Virtual private networks are susceptible to an exploit that was recently revealed. Cisco has declared that this exploit undermines its Adaptive Security Appliance (ASA) tool. If this issue isn’t patched instantly, you could find your business vulnerable via remote code exploitation.
In a statement issued by Tom Bossert, the Homeland Security Adviser to the White House, responsibility for the WannaCry attacks from May 12th to the 15th in 2017 was attributed to the Democratic People’s Republic of Korea. This claim fits with the conclusions that New Zealand, Australia, Canada, and Japan have come to, according to Bossert.
A significant weakness has been discovered that affects all Wi-Fi users. Key Reinstallation Attack, or KRACK, affects the core encryption protocol that most Wi-Fi users depend upon to shield their browsing from others, Wi-Fi Protected Access 2 (WPA2).
Using the most up-to-date versions of your technology’s operating systems is one of the best ways to stay secure. Yet, some organizations forego the jump to more recent operating systems due to the immense up-front expense represented by upgrading multiple servers or workstations at once. Unfortunately, this can be detrimental to your organization’s security, and potentially even put your business’s future at risk.
A new malware swept across the globe Tuesday, incorporating facets of many ransomwares that have made headlines recently. While it originally appeared to be a variant of the Petya ransomware, it has been determined that it shares more in common with WannaCry. However, “NotPetya,” as it has been named, has a few additional features that experts say make it worse than either of its predecessors.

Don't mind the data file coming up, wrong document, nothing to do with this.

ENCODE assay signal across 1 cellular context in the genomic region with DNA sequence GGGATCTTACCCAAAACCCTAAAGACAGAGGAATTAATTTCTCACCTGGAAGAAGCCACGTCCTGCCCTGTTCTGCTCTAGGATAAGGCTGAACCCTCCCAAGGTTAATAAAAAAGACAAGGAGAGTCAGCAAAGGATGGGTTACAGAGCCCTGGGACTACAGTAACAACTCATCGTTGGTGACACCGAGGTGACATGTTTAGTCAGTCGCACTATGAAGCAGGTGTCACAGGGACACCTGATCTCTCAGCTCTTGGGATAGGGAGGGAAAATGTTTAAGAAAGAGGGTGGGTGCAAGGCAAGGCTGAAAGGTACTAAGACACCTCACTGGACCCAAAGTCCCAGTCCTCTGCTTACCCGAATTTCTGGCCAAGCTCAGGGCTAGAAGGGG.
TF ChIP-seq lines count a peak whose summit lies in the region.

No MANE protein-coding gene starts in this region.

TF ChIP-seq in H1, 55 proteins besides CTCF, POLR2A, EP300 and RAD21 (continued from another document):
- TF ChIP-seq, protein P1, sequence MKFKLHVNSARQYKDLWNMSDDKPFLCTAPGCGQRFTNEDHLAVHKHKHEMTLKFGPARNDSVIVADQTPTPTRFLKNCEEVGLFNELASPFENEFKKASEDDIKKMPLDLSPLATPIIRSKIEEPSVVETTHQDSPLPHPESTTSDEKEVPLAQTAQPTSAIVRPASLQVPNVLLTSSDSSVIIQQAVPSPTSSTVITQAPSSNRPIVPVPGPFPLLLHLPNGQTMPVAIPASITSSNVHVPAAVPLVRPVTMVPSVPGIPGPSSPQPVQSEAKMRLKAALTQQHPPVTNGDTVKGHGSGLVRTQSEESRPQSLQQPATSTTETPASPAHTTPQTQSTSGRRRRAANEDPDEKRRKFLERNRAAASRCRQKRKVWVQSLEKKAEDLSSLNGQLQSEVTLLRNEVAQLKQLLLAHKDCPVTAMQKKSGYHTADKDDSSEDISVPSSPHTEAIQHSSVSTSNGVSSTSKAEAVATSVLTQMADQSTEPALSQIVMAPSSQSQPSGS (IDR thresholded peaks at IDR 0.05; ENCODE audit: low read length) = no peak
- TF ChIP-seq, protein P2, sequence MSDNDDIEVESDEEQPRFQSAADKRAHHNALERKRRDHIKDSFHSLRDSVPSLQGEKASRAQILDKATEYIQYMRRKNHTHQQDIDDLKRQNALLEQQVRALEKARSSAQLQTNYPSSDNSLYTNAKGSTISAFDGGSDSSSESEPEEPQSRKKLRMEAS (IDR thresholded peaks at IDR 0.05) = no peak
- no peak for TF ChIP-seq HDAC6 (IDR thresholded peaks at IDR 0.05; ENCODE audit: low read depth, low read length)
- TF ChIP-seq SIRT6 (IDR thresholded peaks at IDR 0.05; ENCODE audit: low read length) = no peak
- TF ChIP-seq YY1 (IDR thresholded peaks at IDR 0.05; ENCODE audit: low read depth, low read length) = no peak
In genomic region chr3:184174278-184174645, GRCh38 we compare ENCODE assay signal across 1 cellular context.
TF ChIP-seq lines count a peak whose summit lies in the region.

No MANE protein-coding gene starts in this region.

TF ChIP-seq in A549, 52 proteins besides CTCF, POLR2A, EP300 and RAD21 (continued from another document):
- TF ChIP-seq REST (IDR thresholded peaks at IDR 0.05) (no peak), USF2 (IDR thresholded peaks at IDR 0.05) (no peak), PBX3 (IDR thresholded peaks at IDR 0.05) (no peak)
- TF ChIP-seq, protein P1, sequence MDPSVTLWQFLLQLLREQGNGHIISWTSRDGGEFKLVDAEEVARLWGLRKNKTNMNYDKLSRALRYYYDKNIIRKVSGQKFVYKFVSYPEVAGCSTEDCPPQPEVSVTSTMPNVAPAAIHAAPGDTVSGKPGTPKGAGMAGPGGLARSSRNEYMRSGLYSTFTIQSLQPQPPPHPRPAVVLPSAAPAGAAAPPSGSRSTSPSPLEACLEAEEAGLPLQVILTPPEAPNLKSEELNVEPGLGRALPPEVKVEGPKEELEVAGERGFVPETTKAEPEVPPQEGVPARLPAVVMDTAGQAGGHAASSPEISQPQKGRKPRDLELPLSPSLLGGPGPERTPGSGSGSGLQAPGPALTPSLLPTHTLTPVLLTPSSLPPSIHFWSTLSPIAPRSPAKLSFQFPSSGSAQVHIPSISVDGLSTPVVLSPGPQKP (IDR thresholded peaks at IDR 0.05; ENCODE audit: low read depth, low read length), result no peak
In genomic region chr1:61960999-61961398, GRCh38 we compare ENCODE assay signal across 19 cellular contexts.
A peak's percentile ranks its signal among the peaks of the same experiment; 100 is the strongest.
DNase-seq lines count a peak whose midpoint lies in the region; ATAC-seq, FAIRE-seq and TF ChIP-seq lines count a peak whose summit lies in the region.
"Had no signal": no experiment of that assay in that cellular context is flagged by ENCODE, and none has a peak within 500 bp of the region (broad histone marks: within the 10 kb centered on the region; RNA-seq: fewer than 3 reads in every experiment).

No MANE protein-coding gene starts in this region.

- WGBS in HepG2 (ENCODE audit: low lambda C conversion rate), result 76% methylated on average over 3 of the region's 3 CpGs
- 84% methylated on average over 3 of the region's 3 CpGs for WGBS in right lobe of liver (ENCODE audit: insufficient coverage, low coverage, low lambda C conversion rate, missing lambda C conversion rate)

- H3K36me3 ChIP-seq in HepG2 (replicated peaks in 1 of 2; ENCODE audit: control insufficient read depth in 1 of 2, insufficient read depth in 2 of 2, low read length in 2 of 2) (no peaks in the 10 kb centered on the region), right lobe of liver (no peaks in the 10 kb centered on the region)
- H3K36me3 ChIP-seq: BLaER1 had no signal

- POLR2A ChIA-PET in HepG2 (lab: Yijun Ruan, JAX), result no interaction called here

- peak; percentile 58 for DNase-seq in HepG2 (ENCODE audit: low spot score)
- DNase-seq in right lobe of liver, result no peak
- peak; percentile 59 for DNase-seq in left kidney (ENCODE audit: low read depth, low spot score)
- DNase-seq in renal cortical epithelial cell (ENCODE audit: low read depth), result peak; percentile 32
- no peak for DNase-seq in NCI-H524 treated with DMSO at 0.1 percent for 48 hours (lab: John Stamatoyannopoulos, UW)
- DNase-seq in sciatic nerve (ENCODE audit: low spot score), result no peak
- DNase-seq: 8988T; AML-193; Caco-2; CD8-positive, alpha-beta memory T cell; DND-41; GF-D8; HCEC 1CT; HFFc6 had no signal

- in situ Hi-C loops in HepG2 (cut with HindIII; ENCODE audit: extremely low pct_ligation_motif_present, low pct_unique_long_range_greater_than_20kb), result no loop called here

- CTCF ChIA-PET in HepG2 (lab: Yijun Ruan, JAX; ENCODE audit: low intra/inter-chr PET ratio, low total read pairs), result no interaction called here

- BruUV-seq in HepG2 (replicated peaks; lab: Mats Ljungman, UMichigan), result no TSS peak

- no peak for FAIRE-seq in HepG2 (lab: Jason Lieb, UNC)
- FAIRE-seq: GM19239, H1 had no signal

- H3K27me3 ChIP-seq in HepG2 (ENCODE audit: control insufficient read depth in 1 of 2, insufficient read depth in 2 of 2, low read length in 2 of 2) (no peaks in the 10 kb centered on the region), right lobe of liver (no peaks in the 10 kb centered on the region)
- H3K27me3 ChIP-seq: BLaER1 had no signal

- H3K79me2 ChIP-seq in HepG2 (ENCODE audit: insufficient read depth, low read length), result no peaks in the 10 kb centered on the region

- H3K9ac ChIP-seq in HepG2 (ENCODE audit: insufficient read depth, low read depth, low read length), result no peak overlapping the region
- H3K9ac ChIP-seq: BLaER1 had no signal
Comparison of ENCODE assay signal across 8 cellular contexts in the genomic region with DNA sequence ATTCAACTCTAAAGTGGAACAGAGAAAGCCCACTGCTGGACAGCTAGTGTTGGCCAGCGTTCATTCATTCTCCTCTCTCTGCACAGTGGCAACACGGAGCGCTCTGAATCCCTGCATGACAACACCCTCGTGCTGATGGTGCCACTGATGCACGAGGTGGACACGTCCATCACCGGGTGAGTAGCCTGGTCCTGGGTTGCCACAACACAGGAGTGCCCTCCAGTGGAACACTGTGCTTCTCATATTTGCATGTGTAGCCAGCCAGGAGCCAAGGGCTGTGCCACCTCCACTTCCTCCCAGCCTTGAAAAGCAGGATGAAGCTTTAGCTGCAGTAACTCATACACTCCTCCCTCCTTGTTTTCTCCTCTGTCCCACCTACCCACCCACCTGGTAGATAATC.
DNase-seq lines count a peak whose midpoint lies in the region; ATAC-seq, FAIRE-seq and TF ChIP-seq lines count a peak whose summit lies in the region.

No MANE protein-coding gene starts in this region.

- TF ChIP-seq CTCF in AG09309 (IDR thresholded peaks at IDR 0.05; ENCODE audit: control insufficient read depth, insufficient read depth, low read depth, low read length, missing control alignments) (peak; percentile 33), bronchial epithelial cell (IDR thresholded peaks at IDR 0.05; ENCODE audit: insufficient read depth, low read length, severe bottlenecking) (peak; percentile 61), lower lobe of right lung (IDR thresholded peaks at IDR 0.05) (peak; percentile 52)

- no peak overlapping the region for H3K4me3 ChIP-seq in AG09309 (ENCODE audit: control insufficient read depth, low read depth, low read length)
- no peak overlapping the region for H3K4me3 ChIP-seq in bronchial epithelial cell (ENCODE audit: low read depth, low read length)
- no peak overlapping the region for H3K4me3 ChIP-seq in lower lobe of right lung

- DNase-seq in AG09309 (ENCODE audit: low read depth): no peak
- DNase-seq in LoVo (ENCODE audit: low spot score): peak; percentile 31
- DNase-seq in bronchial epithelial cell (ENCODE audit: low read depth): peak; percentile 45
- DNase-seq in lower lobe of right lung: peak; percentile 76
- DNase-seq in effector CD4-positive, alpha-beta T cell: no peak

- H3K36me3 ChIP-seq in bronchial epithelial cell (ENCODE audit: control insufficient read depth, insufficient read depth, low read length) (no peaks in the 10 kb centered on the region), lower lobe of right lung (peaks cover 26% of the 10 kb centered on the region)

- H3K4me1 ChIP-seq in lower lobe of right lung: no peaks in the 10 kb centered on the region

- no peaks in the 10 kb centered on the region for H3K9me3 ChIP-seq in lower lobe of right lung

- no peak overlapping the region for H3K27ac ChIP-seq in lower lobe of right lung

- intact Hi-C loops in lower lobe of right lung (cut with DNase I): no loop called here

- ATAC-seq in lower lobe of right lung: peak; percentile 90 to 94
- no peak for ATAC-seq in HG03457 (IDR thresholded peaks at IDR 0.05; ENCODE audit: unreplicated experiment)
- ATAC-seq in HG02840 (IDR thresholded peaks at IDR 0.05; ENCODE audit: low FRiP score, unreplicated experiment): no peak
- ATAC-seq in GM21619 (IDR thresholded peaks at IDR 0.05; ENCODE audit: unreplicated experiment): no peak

On June 12th, the U.S. Department of Homeland Security issued a warning to power grid operators and electric utilities concerning a newly surfaced malware called CrashOverride (aka Industroyer). Only, it’s not entirely new. The world has seen this before and the fallout from it is concerning.
Run your Windows Updates and be very skeptical about opening unsolicited emails. Failure to do so may result in a very dangerous strain of ransomware that could infect your entire network and spread to your clients, partners, and prospects.
On Wednesday, several users found themselves the victim of a convincing phishing attack. The attack was designed to look like an invitation to view and edit a Google Doc, and is designed to steal your Google credentials and spread through your contacts.
Which database management system is running on your company’s server units? For end users, it’s not something that they put a whole lot of thought into. However, if you completely overlook your Microsoft SQL Server, you may end up running an expired version that puts your data at risk. Case in point, SQL Server 2005, which Microsoft recently ended support for.
Virtually every tech user wishes their mobile device battery would last longer, yet not every user understands that they can achieve this simply by adjusting their device settings. Here are seven simple adjustments you can make to your Android device in order to get its battery power to last longer.